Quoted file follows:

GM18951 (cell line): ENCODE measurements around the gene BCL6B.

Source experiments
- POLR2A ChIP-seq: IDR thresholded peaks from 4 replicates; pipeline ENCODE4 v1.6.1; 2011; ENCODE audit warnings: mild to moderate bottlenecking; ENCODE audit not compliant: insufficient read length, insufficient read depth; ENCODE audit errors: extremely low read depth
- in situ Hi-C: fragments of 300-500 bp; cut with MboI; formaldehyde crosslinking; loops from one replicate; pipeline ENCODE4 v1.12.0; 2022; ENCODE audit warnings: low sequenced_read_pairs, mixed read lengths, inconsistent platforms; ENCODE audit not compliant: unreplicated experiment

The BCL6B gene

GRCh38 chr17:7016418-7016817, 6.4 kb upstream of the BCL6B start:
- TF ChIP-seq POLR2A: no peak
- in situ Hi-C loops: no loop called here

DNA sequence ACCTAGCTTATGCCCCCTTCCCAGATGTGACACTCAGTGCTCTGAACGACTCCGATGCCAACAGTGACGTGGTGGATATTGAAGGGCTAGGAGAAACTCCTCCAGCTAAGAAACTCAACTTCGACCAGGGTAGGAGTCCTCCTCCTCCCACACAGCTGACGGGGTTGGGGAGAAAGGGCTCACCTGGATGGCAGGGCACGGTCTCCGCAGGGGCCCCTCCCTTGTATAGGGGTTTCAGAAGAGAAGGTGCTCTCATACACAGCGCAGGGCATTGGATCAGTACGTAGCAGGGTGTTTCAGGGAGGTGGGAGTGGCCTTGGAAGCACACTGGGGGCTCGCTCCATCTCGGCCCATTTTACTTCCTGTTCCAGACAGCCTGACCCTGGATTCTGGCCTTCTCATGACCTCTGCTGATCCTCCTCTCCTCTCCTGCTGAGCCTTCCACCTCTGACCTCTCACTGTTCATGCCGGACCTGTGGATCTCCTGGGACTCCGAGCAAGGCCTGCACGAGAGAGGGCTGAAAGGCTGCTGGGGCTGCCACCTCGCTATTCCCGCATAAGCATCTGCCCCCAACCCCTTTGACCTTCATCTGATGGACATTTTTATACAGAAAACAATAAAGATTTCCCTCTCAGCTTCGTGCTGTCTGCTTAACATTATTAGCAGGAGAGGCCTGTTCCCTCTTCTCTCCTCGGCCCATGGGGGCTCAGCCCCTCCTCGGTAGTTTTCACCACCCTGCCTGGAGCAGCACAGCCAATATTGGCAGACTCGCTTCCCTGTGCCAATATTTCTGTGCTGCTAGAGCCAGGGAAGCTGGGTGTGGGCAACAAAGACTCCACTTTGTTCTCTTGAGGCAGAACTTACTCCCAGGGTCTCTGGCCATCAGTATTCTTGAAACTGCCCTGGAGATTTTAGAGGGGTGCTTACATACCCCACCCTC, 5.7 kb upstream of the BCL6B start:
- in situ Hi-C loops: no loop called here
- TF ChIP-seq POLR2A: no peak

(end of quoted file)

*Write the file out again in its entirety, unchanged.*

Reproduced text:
GM18951 (cell line): ENCODE measurements around the gene BCL6B.

Source experiments
- POLR2A ChIP-seq: IDR thresholded peaks from 4 replicates; pipeline ENCODE4 v1.6.1; 2011; ENCODE audit warnings: mild to moderate bottlenecking; ENCODE audit not compliant: insufficient read length, insufficient read depth; ENCODE audit errors: extremely low read depth
- in situ Hi-C: fragments of 300-500 bp; cut with MboI; formaldehyde crosslinking; loops from one replicate; pipeline ENCODE4 v1.12.0; 2022; ENCODE audit warnings: low sequenced_read_pairs, mixed read lengths, inconsistent platforms; ENCODE audit not compliant: unreplicated experiment

The BCL6B gene

GRCh38 chr17:7016418-7016817, 6.4 kb upstream of the BCL6B start:
- TF ChIP-seq POLR2A: no peak
- in situ Hi-C loops: no loop called here

DNA sequence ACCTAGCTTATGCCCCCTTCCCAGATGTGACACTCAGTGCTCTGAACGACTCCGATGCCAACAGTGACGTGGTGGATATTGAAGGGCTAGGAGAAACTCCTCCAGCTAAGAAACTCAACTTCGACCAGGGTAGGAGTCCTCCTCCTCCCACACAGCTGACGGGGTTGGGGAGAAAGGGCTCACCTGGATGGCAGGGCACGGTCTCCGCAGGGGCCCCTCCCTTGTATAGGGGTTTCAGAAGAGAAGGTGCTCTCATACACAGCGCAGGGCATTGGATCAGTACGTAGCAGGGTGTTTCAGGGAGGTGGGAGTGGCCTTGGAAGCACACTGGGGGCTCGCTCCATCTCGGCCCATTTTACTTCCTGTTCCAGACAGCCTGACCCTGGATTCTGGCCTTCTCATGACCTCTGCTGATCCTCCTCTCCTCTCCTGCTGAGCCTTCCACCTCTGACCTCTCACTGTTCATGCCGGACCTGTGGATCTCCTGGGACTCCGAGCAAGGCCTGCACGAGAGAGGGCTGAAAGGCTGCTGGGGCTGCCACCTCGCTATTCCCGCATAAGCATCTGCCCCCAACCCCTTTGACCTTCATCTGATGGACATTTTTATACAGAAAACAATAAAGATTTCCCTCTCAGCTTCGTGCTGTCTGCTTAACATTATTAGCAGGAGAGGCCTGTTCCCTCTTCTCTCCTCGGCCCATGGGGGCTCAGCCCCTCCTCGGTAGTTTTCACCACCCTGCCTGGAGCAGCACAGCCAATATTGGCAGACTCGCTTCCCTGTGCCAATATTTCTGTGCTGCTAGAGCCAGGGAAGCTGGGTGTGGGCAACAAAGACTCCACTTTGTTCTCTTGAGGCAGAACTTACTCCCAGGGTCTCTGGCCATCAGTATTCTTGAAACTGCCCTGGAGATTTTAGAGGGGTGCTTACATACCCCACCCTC, 5.7 kb upstream of the BCL6B start:
- in situ Hi-C loops: no loop called here
- TF ChIP-seq POLR2A: no peak